It’s simple really, this whole inclusion conversation. It’s about getting past seeing the difference to see the sameness…the human inside all of us. And simple doesn’t mean easy.  Humans expend a good bit of energy in discernment, in distinguishing ourselves apart from one another. Blue eyes or brown? Blonde or red hair? Those are the easy ones. Smart (which really means as smart as me)? Nicely dressed (do I like your attire)? Personal grooming (beards, tattoos, piercings, what do these mean to me)? These deepen our judgments, which lodge us in separation and eventually create privilege. Privilege is defined as a special right, advantage, or immunity granted or available only to a particular person or group of people.

In the advantage of privilege, we release our empathy, the ability to understand the feelings of others. Now the “separate” feels fine and off we go to function in our lives without knowing we are attending to the difference. We have multiple points of privilege, often overlooking it as it is engrained in us. Hence the significance of having the crucial conversation of inclusion. And, I’m not sure we have that down any more than we have inclusion as a strategy in our organizations. The conversation started in diversity — the difference – many years ago. The discussion has advanced from acknowledging the difference to recognizing the sameness, the inclusion. Organizations have been attending to policies around diversity for a long time now. Policies are a backstop, a landing place for the reaction to non-diverse actions and behaviors. Our opportunity is to change the conversation to focus on inclusion. To approach inclusion proactively and recognize that as leaders we must step up first. That inclusion is a competitive advantage.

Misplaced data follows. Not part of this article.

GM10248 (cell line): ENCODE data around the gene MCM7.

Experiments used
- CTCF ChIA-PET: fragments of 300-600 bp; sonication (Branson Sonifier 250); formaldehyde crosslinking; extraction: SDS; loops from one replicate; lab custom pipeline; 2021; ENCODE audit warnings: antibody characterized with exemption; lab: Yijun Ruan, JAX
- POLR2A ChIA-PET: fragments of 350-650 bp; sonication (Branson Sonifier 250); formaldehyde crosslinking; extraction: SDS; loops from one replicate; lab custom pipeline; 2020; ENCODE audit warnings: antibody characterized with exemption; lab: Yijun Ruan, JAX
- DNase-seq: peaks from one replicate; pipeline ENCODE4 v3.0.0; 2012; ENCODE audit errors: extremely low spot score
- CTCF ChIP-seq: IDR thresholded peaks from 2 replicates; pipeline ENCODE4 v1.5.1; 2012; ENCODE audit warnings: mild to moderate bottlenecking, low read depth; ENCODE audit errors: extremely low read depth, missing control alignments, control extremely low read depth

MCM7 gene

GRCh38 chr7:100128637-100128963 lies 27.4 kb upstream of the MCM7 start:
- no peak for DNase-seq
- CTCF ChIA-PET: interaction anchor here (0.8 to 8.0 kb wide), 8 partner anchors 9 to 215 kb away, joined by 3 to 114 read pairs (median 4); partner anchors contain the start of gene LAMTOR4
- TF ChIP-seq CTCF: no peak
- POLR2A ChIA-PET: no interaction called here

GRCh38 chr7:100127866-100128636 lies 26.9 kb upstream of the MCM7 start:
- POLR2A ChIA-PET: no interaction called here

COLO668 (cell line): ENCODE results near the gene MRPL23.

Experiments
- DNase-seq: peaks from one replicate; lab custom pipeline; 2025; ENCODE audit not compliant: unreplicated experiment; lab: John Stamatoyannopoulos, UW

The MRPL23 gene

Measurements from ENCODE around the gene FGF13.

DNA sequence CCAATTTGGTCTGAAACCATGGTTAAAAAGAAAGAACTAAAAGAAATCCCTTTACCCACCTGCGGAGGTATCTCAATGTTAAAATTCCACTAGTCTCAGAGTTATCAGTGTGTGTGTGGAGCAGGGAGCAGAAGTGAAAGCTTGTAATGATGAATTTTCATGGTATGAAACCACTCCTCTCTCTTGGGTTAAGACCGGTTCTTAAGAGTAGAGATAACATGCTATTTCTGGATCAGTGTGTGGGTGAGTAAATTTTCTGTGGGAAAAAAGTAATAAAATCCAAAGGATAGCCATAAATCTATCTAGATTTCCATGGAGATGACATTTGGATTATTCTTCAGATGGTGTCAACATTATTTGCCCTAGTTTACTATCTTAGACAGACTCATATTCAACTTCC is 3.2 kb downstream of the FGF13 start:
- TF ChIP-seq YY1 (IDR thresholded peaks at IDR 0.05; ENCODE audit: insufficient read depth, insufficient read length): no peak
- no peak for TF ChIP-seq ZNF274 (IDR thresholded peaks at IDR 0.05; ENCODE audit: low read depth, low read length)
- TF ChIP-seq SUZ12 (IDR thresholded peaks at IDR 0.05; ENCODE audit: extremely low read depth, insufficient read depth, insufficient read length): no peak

Where do you start? Courage. Courage to speak up when conversation creates slights. Courage to address inappropriate comments regardless of title or reporting lines. And courage to advance the conversations at the top of your organization to go beyond policy and begin creating project teams that gather different perspectives, to reward failure by recognizing learning, and by advancing our hiring practices to reach outside the “top tier” schools we’ve focused on in the past. Yes, looking at candidates beyond the schools you’ve focused on for years means opening your eyes to a wider variety of talent and training. Maybe consider the Rooney Rule from the NFL – where every job opening must include at least one African American candidate for all NFL teams. Make your own version of it, include more diversity in your candidate pool by your determination, and then start measuring success of it. It will be easy to measure failure – – resist it.